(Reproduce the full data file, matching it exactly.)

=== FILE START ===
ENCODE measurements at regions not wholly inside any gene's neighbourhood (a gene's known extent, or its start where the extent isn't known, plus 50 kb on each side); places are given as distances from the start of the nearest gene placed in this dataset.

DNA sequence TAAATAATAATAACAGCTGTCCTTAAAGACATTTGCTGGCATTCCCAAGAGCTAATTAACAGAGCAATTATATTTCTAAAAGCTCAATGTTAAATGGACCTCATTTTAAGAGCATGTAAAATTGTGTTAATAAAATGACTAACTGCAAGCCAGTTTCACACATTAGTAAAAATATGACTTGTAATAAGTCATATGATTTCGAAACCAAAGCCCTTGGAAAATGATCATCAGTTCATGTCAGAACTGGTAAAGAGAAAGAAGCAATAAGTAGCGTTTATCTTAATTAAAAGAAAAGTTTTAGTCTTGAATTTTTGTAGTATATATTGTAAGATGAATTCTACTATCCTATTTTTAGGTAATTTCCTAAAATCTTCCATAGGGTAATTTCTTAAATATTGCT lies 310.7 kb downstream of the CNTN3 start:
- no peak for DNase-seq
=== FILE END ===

ENCODE measurements at regions not wholly inside any gene's neighbourhood (a gene's known extent, or its start where the extent isn't known, plus 50 kb on each side); places are given as distances from the start of the nearest gene placed in this dataset.

DNA sequence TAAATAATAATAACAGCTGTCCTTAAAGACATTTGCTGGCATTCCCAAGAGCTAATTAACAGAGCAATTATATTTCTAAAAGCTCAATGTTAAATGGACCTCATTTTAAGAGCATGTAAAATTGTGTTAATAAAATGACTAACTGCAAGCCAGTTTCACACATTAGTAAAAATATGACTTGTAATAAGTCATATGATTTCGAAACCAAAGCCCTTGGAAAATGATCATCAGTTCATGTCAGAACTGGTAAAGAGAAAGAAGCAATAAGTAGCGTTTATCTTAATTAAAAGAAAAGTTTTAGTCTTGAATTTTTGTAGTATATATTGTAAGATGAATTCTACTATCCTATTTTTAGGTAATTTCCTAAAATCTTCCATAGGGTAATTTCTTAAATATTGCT lies 310.7 kb downstream of the CNTN3 start:
- no peak for DNase-seq